44.  In the interim, we recommend that evidence of support from outside bodies, such as non-governmental organisations and the voluntary sector, be adopted by the Backbench Business Committee as one of its criteria in selecting subjects for debate in the House. [Paragraph 221]


45.  We recommend that the House establish two additional sessional select committees, with the intention of enhancing its capacity to scrutinise Government policy. In determining the remit of these committees, we recommend that particular regard be paid to the need for Lords committees to:

  • Make best use of the knowledge and experience of Members of the House;
  • Complement the work of Commons departmental select committees;
  • Address areas of policy that cross departmental boundaries. [Paragraph 236]

46.  We recommend that in future the work of all investigative select committees of the House should be subject to regular and systematic review, and that, following the appointment of the two additional committees recommended above, any further sessional committees should only be appointed to replace existing committees, without creating extra demands on resources. [Paragraph 237]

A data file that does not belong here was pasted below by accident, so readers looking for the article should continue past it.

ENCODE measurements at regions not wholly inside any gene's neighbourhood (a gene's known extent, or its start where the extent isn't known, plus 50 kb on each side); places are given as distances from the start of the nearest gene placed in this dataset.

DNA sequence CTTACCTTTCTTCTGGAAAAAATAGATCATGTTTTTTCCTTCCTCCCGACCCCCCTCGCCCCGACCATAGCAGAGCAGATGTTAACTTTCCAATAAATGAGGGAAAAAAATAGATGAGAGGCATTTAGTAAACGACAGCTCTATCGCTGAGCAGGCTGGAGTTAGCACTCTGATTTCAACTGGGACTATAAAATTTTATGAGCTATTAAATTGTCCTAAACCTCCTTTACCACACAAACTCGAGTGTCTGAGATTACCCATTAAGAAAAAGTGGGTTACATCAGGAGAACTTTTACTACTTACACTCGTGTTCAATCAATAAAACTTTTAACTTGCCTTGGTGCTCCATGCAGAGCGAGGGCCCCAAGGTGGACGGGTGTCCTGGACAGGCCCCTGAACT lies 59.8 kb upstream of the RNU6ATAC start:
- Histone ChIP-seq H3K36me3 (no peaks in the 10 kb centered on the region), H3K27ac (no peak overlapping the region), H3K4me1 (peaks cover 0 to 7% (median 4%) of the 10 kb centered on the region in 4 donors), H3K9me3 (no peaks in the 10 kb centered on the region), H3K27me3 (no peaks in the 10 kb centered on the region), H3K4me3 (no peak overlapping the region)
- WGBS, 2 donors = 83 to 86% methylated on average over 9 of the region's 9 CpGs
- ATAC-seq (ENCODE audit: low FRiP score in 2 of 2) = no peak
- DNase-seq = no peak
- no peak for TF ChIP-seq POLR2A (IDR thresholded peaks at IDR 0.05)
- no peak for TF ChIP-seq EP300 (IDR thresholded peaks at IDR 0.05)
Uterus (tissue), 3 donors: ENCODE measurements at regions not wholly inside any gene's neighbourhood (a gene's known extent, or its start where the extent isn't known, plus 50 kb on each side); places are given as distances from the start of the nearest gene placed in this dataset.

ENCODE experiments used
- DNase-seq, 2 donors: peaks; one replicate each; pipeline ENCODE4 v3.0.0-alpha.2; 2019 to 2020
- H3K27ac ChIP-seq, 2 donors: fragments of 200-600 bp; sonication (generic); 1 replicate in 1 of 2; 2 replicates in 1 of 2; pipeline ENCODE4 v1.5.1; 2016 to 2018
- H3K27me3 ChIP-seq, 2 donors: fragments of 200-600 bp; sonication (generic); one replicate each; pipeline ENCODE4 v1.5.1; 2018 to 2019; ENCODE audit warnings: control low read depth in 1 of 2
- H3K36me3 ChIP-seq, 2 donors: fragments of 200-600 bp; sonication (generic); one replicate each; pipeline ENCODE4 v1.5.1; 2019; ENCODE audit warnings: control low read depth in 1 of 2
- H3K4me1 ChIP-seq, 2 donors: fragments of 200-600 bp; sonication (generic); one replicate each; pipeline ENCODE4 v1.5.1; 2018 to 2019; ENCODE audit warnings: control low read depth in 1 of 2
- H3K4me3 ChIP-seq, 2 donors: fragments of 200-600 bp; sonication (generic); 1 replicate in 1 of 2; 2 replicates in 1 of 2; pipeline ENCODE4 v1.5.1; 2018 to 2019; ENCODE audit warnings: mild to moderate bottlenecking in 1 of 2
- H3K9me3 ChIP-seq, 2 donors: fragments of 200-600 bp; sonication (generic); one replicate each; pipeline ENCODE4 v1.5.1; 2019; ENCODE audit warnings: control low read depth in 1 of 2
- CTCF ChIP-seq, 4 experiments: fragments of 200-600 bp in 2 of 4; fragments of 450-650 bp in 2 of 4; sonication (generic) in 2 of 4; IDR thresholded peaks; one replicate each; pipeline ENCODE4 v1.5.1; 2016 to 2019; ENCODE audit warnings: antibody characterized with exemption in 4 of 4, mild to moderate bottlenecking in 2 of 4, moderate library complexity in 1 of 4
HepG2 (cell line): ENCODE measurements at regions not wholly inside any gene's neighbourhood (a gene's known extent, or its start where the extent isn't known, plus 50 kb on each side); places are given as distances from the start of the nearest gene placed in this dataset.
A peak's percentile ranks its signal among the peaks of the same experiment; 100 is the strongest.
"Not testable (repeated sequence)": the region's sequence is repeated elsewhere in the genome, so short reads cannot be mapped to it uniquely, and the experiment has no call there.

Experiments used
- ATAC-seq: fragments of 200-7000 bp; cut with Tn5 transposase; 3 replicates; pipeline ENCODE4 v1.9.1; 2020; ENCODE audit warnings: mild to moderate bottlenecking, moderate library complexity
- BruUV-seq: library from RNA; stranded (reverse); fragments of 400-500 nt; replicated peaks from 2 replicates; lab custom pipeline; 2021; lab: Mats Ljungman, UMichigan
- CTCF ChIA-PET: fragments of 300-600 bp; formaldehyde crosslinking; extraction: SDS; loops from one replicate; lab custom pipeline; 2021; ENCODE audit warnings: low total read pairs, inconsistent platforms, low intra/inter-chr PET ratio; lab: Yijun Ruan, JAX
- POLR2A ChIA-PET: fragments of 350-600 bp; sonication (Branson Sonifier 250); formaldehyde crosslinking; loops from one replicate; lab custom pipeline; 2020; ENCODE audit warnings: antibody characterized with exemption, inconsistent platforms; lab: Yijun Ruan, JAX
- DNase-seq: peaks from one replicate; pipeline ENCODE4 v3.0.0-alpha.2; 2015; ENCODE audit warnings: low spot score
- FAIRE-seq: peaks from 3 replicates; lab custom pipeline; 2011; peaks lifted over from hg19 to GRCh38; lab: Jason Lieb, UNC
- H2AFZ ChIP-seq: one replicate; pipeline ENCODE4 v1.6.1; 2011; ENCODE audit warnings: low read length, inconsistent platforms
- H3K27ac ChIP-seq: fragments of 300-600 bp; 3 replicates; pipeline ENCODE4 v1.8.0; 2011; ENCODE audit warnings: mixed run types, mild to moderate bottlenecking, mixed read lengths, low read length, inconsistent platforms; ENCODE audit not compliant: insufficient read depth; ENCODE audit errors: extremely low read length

Committee chairmen: mode of appointment

47.  We recommend that House of Lords select committees be charged with electing their own chairmen. Chairmen of sessional select committees would be elected for three sessions, unless before completion of that term they either resigned or the Committee passed a formal vote of no confidence. [Paragraph 240]

Chairman of Committees and Principal Deputy Chairman of Committees

48.  We recommend that the Chairman of Committees and Principal Deputy Chairman of Committees should in future be elected by secret ballot of the whole House. The detailed rules governing such elections should be embodied in Standing Orders. [Paragraph 248]

Debates on committee reports

49.  We welcome the willingness of committees to hold debates on committee reports in the Moses Room, and recommend that, in order to assist in planning timely debates, one day a month in Grand Committee be set aside for such debates. [Paragraph 254]

50.  We recommend that, in order to promote wider Member interest in select committee work, the scheduled publication of committee reports be listed on the Order Paper, and that, for a trial period, up to five minutes after the end of oral questions should be made available for committee chairmen to draw Members' attention to newly published reports. [Paragraph 255]

Business management and self-regulation